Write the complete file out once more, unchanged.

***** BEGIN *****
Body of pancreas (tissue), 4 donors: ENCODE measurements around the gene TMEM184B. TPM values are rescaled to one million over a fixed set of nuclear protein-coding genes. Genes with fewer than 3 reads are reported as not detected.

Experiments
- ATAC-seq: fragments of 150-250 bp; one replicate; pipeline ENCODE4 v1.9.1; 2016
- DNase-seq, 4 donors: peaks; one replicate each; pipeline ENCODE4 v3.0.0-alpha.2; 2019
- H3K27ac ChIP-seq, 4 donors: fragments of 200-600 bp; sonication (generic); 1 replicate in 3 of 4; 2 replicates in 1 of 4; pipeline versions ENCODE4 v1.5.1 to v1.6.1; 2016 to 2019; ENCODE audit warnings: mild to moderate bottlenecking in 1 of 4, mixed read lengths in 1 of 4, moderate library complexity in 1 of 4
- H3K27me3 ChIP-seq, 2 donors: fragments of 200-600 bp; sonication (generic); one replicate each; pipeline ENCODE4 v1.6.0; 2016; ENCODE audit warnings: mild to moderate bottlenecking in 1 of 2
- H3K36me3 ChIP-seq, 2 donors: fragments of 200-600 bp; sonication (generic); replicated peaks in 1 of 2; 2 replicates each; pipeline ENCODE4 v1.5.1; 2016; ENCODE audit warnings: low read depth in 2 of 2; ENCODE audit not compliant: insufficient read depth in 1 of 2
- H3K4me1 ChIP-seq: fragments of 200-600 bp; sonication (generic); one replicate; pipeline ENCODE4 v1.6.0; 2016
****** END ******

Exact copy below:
Body of pancreas (tissue), 4 donors: ENCODE measurements around the gene TMEM184B. TPM values are rescaled to one million over a fixed set of nuclear protein-coding genes. Genes with fewer than 3 reads are reported as not detected.

Experiments
- ATAC-seq: fragments of 150-250 bp; one replicate; pipeline ENCODE4 v1.9.1; 2016
- DNase-seq, 4 donors: peaks; one replicate each; pipeline ENCODE4 v3.0.0-alpha.2; 2019
- H3K27ac ChIP-seq, 4 donors: fragments of 200-600 bp; sonication (generic); 1 replicate in 3 of 4; 2 replicates in 1 of 4; pipeline versions ENCODE4 v1.5.1 to v1.6.1; 2016 to 2019; ENCODE audit warnings: mild to moderate bottlenecking in 1 of 4, mixed read lengths in 1 of 4, moderate library complexity in 1 of 4
- H3K27me3 ChIP-seq, 2 donors: fragments of 200-600 bp; sonication (generic); one replicate each; pipeline ENCODE4 v1.6.0; 2016; ENCODE audit warnings: mild to moderate bottlenecking in 1 of 2
- H3K36me3 ChIP-seq, 2 donors: fragments of 200-600 bp; sonication (generic); replicated peaks in 1 of 2; 2 replicates each; pipeline ENCODE4 v1.5.1; 2016; ENCODE audit warnings: low read depth in 2 of 2; ENCODE audit not compliant: insufficient read depth in 1 of 2
- H3K4me1 ChIP-seq: fragments of 200-600 bp; sonication (generic); one replicate; pipeline ENCODE4 v1.6.0; 2016